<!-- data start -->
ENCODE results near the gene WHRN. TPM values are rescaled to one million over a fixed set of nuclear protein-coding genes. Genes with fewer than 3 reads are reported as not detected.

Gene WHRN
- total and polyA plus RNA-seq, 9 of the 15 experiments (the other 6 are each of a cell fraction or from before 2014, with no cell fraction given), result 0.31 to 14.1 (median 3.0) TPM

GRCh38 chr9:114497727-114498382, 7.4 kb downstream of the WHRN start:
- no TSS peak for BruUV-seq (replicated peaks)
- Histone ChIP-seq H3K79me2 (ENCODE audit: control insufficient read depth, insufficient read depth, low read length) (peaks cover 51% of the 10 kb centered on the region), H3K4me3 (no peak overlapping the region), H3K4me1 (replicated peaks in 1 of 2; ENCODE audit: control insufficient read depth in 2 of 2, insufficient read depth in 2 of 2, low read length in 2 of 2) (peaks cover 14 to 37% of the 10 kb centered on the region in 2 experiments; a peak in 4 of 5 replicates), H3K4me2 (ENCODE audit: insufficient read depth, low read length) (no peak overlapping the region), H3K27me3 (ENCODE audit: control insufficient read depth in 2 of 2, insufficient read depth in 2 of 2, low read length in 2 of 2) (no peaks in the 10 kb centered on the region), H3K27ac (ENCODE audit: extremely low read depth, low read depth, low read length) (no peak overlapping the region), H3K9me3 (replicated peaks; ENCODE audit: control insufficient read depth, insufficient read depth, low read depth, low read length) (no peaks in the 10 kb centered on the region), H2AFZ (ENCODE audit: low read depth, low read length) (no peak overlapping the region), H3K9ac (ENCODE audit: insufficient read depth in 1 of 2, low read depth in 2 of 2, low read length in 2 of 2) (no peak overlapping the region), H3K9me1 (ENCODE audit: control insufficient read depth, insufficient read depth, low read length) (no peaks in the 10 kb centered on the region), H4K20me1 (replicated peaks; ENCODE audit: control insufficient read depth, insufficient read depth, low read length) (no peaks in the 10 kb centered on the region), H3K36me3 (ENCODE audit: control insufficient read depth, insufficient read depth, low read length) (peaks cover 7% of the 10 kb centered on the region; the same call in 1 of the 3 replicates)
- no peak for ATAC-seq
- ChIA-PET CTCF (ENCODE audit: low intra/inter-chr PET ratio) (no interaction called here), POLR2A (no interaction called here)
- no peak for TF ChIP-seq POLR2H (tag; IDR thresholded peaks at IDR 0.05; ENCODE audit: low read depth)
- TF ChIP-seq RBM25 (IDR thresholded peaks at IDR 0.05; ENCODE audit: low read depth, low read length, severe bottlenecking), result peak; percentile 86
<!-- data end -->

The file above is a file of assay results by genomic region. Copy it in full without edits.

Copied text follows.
ENCODE results near the gene WHRN. TPM values are rescaled to one million over a fixed set of nuclear protein-coding genes. Genes with fewer than 3 reads are reported as not detected.

Gene WHRN
- total and polyA plus RNA-seq, 9 of the 15 experiments (the other 6 are each of a cell fraction or from before 2014, with no cell fraction given), result 0.31 to 14.1 (median 3.0) TPM

GRCh38 chr9:114497727-114498382, 7.4 kb downstream of the WHRN start:
- no TSS peak for BruUV-seq (replicated peaks)
- Histone ChIP-seq H3K79me2 (ENCODE audit: control insufficient read depth, insufficient read depth, low read length) (peaks cover 51% of the 10 kb centered on the region), H3K4me3 (no peak overlapping the region), H3K4me1 (replicated peaks in 1 of 2; ENCODE audit: control insufficient read depth in 2 of 2, insufficient read depth in 2 of 2, low read length in 2 of 2) (peaks cover 14 to 37% of the 10 kb centered on the region in 2 experiments; a peak in 4 of 5 replicates), H3K4me2 (ENCODE audit: insufficient read depth, low read length) (no peak overlapping the region), H3K27me3 (ENCODE audit: control insufficient read depth in 2 of 2, insufficient read depth in 2 of 2, low read length in 2 of 2) (no peaks in the 10 kb centered on the region), H3K27ac (ENCODE audit: extremely low read depth, low read depth, low read length) (no peak overlapping the region), H3K9me3 (replicated peaks; ENCODE audit: control insufficient read depth, insufficient read depth, low read depth, low read length) (no peaks in the 10 kb centered on the region), H2AFZ (ENCODE audit: low read depth, low read length) (no peak overlapping the region), H3K9ac (ENCODE audit: insufficient read depth in 1 of 2, low read depth in 2 of 2, low read length in 2 of 2) (no peak overlapping the region), H3K9me1 (ENCODE audit: control insufficient read depth, insufficient read depth, low read length) (no peaks in the 10 kb centered on the region), H4K20me1 (replicated peaks; ENCODE audit: control insufficient read depth, insufficient read depth, low read length) (no peaks in the 10 kb centered on the region), H3K36me3 (ENCODE audit: control insufficient read depth, insufficient read depth, low read length) (peaks cover 7% of the 10 kb centered on the region; the same call in 1 of the 3 replicates)
- no peak for ATAC-seq
- ChIA-PET CTCF (ENCODE audit: low intra/inter-chr PET ratio) (no interaction called here), POLR2A (no interaction called here)
- no peak for TF ChIP-seq POLR2H (tag; IDR thresholded peaks at IDR 0.05; ENCODE audit: low read depth)
- TF ChIP-seq RBM25 (IDR thresholded peaks at IDR 0.05; ENCODE audit: low read depth, low read length, severe bottlenecking), result peak; percentile 86